Killing Eve star Fiona Shaw reveals why BBC show is smash hit

She stars alongside Jodie Comer and Sandra Oh on the ratings hit which has scooped a string of awards. 

Fiona, who plays MI6 agent Carolyn, said: “We’ve all been brought up on endless boys doing this work and enjoying them, so it’s fantastic to have three people who are female running the good and bad of this world. 

“It’s a joy not to play plain virtue. Women often play virtue and it’s very nice to not necessarily be good, and not necessarily be bad. 

“The three women are not tied to a home or to husbands or sons. They are tied to a vision of excitement that life can be for both genders and it’s
fantastic to have that opportunity. 

“This show looks at your biggest fears about what women might be. It’s about the discomfort of a world where nothing’s sure. It’s a thriller, it is funny but it’s also disquieting.” 

Killing Eve is pulling in four million viewers on Saturday nights. Millions more watch on the BBC iPlayer. 

The new series has a mysterious new killer to rival Villanelle. 

Fiona said: “You never know what the characters are thinking. There’s always the potential of great charm but the characters are not vulnerable to the charms of humour.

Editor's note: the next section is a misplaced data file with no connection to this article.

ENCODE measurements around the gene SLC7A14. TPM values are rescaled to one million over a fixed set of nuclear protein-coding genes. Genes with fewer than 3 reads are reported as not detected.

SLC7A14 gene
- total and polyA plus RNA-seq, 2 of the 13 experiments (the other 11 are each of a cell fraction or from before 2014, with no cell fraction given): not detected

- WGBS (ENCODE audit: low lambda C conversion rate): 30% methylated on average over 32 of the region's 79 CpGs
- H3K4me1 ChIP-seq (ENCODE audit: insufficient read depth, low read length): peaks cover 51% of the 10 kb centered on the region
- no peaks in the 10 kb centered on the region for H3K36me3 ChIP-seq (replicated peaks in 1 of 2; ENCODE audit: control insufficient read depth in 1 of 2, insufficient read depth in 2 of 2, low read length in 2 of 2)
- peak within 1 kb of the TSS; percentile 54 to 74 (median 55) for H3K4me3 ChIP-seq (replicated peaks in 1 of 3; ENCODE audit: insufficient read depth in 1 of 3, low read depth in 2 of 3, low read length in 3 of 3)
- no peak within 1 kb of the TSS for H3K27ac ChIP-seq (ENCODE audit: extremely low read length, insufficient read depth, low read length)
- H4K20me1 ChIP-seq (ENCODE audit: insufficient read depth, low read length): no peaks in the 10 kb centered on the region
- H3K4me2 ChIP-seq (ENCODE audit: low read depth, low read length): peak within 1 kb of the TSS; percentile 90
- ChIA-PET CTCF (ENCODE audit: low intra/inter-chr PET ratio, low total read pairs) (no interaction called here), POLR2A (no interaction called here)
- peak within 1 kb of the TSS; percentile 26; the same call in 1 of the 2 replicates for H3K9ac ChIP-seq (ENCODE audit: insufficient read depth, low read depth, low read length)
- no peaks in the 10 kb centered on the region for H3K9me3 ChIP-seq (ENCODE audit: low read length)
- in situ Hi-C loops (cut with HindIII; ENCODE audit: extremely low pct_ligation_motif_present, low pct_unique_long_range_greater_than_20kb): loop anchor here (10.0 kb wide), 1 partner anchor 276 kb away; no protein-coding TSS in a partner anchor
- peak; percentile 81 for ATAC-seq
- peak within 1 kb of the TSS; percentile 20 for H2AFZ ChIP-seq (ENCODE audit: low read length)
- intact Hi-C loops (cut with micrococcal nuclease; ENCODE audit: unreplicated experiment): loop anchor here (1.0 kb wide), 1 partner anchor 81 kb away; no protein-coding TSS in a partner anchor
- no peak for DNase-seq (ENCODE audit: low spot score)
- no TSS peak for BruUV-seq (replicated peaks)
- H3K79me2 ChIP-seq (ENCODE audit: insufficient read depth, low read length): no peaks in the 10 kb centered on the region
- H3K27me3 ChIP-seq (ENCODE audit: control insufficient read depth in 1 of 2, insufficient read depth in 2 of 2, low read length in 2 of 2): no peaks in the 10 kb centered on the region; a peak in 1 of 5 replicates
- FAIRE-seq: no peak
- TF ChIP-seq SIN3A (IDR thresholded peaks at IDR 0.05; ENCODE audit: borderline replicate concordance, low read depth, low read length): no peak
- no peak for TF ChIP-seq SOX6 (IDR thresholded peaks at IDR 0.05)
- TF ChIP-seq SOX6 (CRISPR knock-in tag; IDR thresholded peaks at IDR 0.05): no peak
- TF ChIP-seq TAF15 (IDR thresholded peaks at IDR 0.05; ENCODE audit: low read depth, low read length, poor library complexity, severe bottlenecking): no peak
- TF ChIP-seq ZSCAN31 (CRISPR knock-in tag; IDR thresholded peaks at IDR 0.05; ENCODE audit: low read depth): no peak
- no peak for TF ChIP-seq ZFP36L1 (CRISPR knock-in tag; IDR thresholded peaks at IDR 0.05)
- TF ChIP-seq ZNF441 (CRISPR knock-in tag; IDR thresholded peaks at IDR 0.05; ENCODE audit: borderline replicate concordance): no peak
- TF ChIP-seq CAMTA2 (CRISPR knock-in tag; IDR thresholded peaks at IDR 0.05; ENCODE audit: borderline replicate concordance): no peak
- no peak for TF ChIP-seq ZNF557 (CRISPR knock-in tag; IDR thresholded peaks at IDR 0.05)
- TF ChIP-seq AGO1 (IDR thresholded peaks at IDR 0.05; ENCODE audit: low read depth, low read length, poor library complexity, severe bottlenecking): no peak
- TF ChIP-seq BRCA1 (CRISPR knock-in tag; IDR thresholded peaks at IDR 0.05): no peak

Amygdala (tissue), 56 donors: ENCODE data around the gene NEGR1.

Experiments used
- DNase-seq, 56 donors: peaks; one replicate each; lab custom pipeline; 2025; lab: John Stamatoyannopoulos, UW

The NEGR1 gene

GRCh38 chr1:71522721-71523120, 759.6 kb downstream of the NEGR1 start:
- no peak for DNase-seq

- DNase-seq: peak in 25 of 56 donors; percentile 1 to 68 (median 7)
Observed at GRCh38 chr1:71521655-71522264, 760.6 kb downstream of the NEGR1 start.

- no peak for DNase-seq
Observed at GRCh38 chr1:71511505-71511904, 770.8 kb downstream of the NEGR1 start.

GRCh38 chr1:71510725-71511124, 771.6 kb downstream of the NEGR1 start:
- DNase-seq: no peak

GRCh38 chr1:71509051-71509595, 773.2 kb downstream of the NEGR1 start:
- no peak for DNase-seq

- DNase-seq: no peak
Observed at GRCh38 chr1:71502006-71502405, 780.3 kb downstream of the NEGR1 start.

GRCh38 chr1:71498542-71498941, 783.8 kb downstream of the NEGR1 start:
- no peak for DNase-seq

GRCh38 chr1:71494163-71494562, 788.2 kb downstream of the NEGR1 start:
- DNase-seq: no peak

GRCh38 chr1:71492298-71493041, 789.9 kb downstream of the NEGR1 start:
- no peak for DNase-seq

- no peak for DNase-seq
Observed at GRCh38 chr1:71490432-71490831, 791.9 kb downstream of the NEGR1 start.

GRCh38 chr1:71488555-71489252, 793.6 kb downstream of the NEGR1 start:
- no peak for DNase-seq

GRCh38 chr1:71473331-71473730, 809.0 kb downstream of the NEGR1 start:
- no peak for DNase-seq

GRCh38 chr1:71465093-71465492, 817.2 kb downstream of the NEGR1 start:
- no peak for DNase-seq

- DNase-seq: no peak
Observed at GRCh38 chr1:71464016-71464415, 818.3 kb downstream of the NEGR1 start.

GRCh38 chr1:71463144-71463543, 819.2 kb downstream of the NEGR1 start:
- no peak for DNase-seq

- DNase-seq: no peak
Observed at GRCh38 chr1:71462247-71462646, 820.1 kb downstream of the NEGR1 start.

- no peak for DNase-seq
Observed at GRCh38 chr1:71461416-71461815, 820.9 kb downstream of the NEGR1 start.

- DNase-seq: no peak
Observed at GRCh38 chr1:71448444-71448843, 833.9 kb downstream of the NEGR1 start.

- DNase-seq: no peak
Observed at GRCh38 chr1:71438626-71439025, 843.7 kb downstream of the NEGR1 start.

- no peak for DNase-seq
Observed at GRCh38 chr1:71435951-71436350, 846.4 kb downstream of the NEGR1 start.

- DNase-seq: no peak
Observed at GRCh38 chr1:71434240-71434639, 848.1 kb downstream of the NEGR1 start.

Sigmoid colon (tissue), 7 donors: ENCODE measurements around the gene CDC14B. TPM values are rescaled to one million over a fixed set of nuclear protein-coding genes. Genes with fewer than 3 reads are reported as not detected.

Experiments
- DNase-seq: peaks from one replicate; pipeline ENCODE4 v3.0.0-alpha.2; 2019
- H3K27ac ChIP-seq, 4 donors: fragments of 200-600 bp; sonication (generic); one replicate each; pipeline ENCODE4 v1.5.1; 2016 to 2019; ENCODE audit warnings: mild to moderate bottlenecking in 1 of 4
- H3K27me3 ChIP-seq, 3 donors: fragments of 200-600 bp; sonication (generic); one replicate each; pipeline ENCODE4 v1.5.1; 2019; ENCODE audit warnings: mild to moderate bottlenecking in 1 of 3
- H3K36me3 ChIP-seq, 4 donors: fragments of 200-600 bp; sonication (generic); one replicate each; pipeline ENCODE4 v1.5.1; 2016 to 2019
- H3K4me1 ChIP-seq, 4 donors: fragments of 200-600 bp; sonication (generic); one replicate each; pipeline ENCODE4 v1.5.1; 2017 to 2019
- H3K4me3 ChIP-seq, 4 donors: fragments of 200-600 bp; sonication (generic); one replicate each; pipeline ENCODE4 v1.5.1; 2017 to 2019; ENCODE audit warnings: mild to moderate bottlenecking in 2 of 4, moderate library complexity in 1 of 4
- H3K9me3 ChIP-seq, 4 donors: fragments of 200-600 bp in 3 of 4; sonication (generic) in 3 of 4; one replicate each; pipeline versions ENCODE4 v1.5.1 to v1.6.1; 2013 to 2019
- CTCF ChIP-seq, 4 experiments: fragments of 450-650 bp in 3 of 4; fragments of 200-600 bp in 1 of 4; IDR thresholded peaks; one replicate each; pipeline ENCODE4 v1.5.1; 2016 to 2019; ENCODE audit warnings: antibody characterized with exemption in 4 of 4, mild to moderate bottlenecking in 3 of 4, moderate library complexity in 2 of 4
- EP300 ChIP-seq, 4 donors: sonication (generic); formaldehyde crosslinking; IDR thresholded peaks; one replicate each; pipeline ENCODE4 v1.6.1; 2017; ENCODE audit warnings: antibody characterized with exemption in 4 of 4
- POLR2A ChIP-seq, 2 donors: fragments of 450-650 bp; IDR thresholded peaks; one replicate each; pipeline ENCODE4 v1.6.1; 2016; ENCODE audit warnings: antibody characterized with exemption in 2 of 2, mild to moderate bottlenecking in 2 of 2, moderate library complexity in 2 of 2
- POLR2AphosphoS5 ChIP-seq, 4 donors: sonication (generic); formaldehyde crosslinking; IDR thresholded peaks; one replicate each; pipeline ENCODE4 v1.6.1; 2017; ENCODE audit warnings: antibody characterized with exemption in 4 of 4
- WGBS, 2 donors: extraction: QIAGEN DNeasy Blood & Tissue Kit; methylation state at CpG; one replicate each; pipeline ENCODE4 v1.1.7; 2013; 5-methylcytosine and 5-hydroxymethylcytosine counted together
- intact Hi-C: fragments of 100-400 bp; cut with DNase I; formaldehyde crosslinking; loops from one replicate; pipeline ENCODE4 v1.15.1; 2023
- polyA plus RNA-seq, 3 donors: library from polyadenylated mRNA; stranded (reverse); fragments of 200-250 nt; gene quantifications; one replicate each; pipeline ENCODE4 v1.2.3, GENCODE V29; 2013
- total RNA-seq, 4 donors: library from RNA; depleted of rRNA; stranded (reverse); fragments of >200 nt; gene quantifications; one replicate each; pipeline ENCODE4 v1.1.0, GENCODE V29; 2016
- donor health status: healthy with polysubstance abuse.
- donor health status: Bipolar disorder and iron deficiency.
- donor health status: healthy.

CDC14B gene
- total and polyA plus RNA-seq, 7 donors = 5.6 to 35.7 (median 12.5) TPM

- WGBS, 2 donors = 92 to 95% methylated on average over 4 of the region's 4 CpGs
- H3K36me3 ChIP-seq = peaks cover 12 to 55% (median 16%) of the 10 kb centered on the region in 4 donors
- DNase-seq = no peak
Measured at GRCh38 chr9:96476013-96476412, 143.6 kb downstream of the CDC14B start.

“They can be quite hostile with humour and nothing is very clear. It’s the ambiguity that is the permanent knife edge on which the show works.” 

Fiona has been in the Harry Potter films and racy TV drama True Blood. 

But it was her Killing Eve role that made her a global star and netted her a Bafta. She said: “I was keen on Carolyn being like me and very quickly I discovered that she really isn’t. 

“I kept trying to play her using the range of feelings that I have but I was very surprised to discover that Carolyn really only functions by not smiling and not laughing. 

“You never know whether she’s making a joke or not and that is great to play, but it’s also very hard to play. You never know if she’s being serious or if she even knows she’s made a joke.” 

Killing Eve continues next Saturday on BBC One. 

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